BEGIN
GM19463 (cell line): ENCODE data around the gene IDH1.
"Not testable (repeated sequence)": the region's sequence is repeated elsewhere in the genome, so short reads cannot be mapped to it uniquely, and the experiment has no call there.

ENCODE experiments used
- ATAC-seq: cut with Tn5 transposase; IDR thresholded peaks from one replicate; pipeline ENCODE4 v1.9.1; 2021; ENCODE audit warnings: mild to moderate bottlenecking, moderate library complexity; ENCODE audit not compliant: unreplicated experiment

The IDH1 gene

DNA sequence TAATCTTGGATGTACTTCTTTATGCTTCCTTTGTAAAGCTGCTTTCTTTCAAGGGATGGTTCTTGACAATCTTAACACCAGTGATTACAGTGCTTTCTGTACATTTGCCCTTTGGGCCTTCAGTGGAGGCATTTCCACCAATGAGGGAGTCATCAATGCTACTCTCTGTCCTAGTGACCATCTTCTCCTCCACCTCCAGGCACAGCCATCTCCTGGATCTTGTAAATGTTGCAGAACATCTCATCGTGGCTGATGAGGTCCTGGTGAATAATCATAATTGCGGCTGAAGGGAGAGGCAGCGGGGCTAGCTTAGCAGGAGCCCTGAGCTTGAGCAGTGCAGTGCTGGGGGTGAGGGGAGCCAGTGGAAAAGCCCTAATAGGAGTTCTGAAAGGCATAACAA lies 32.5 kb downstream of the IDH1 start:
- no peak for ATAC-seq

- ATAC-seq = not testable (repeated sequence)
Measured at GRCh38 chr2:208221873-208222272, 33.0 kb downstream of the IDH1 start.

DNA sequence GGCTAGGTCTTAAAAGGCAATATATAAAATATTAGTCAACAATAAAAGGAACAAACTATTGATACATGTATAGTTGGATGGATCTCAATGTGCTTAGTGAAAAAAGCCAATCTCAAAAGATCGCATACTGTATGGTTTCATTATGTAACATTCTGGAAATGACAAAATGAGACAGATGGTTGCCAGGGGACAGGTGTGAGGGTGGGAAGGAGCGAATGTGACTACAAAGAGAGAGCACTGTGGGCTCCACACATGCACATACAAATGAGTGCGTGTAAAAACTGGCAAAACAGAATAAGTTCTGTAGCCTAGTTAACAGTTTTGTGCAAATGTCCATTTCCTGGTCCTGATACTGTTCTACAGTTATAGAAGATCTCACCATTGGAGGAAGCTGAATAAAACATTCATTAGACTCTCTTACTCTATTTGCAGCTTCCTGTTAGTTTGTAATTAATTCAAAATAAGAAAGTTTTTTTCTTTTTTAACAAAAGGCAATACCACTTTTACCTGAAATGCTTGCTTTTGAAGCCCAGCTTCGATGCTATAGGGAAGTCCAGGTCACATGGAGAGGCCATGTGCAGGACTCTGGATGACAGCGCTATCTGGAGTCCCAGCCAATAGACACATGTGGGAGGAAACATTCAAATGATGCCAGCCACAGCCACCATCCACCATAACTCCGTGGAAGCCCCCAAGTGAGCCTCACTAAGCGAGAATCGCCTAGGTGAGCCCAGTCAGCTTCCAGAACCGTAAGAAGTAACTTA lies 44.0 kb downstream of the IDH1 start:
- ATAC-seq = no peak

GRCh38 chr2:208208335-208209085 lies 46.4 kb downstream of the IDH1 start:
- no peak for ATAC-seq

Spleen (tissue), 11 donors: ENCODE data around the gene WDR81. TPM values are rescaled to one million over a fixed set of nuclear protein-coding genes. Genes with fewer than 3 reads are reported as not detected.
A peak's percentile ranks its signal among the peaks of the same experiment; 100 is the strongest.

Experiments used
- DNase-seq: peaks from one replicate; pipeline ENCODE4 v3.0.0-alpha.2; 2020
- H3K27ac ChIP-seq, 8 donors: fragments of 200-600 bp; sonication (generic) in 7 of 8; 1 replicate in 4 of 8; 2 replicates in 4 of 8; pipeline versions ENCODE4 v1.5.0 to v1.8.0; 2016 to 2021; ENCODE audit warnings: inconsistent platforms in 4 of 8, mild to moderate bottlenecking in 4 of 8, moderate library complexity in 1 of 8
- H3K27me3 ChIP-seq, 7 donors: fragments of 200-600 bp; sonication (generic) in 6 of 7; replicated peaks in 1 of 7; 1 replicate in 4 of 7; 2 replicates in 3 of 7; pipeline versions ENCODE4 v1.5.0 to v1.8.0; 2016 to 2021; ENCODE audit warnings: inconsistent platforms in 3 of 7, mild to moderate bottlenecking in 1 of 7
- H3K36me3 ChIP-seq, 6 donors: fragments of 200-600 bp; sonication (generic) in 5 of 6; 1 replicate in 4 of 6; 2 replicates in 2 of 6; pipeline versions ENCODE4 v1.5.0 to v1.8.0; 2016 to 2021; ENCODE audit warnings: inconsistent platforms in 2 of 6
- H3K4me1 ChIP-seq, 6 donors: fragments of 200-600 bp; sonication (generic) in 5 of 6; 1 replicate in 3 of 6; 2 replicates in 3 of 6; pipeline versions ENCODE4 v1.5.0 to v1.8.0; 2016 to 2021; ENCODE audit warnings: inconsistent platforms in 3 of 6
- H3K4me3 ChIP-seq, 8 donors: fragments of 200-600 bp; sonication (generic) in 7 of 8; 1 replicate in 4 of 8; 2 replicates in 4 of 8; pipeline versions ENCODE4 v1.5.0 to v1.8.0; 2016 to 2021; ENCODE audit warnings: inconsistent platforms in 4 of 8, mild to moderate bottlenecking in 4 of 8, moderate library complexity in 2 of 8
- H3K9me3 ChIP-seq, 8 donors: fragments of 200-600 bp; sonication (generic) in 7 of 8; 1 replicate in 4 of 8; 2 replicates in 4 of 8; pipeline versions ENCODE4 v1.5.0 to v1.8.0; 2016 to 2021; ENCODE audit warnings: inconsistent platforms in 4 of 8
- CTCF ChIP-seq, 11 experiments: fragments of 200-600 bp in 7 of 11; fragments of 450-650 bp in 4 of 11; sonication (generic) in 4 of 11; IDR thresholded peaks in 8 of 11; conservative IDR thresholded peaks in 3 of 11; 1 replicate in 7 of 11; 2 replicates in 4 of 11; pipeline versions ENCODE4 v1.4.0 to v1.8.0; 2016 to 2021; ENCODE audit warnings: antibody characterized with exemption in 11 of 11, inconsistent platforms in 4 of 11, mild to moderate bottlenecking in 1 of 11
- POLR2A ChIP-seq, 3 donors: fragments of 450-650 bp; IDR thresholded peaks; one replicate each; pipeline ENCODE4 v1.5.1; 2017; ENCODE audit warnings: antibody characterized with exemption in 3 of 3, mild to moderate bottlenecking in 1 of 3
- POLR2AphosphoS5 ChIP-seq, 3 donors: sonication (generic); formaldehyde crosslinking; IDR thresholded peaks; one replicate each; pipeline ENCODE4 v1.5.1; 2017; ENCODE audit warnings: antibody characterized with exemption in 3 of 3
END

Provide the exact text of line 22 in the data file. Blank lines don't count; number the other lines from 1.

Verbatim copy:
- H3K4me3 ChIP-seq, 8 donors: fragments of 200-600 bp; sonication (generic) in 7 of 8; 1 replicate in 4 of 8; 2 replicates in 4 of 8; pipeline versions ENCODE4 v1.5.0 to v1.8.0; 2016 to 2021; ENCODE audit warnings: inconsistent platforms in 4 of 8, mild to moderate bottlenecking in 4 of 8, moderate library complexity in 2 of 8